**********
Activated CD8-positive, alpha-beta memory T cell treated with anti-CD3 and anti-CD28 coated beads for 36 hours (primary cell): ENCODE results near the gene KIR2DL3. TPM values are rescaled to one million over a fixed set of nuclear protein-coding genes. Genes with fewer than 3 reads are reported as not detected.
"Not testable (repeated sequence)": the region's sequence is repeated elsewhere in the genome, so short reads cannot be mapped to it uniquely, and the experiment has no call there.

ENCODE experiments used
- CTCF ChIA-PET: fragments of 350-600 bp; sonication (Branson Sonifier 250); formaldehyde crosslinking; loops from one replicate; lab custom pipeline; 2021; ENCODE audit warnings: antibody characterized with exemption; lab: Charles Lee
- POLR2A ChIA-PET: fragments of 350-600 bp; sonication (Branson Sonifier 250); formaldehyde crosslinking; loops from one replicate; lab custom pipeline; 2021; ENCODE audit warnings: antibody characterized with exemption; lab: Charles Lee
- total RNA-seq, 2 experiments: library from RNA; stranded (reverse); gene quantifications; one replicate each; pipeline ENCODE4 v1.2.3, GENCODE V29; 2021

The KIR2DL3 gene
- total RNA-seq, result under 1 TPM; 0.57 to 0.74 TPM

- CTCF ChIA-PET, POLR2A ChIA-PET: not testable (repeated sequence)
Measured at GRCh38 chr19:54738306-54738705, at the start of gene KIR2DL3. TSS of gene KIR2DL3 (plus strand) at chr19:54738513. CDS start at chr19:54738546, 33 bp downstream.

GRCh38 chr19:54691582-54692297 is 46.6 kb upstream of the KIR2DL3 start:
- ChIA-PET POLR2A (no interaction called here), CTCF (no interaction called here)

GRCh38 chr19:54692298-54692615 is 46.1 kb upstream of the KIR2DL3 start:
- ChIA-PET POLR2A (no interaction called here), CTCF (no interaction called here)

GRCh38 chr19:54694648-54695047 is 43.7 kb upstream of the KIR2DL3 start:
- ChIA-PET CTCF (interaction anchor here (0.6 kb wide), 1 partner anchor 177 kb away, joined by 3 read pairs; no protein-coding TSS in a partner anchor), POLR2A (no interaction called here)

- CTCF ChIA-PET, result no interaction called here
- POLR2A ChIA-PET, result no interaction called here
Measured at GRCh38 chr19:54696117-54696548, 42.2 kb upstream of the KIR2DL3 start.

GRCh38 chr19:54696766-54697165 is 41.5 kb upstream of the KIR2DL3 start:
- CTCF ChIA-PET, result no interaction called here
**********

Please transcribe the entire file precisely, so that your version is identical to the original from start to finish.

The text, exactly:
Activated CD8-positive, alpha-beta memory T cell treated with anti-CD3 and anti-CD28 coated beads for 36 hours (primary cell): ENCODE results near the gene KIR2DL3. TPM values are rescaled to one million over a fixed set of nuclear protein-coding genes. Genes with fewer than 3 reads are reported as not detected.
"Not testable (repeated sequence)": the region's sequence is repeated elsewhere in the genome, so short reads cannot be mapped to it uniquely, and the experiment has no call there.

ENCODE experiments used
- CTCF ChIA-PET: fragments of 350-600 bp; sonication (Branson Sonifier 250); formaldehyde crosslinking; loops from one replicate; lab custom pipeline; 2021; ENCODE audit warnings: antibody characterized with exemption; lab: Charles Lee
- POLR2A ChIA-PET: fragments of 350-600 bp; sonication (Branson Sonifier 250); formaldehyde crosslinking; loops from one replicate; lab custom pipeline; 2021; ENCODE audit warnings: antibody characterized with exemption; lab: Charles Lee
- total RNA-seq, 2 experiments: library from RNA; stranded (reverse); gene quantifications; one replicate each; pipeline ENCODE4 v1.2.3, GENCODE V29; 2021

The KIR2DL3 gene
- total RNA-seq, result under 1 TPM; 0.57 to 0.74 TPM

- CTCF ChIA-PET, POLR2A ChIA-PET: not testable (repeated sequence)
Measured at GRCh38 chr19:54738306-54738705, at the start of gene KIR2DL3. TSS of gene KIR2DL3 (plus strand) at chr19:54738513. CDS start at chr19:54738546, 33 bp downstream.

GRCh38 chr19:54691582-54692297 is 46.6 kb upstream of the KIR2DL3 start:
- ChIA-PET POLR2A (no interaction called here), CTCF (no interaction called here)

GRCh38 chr19:54692298-54692615 is 46.1 kb upstream of the KIR2DL3 start:
- ChIA-PET POLR2A (no interaction called here), CTCF (no interaction called here)

GRCh38 chr19:54694648-54695047 is 43.7 kb upstream of the KIR2DL3 start:
- ChIA-PET CTCF (interaction anchor here (0.6 kb wide), 1 partner anchor 177 kb away, joined by 3 read pairs; no protein-coding TSS in a partner anchor), POLR2A (no interaction called here)

- CTCF ChIA-PET, result no interaction called here
- POLR2A ChIA-PET, result no interaction called here
Measured at GRCh38 chr19:54696117-54696548, 42.2 kb upstream of the KIR2DL3 start.

GRCh38 chr19:54696766-54697165 is 41.5 kb upstream of the KIR2DL3 start:
- CTCF ChIA-PET, result no interaction called here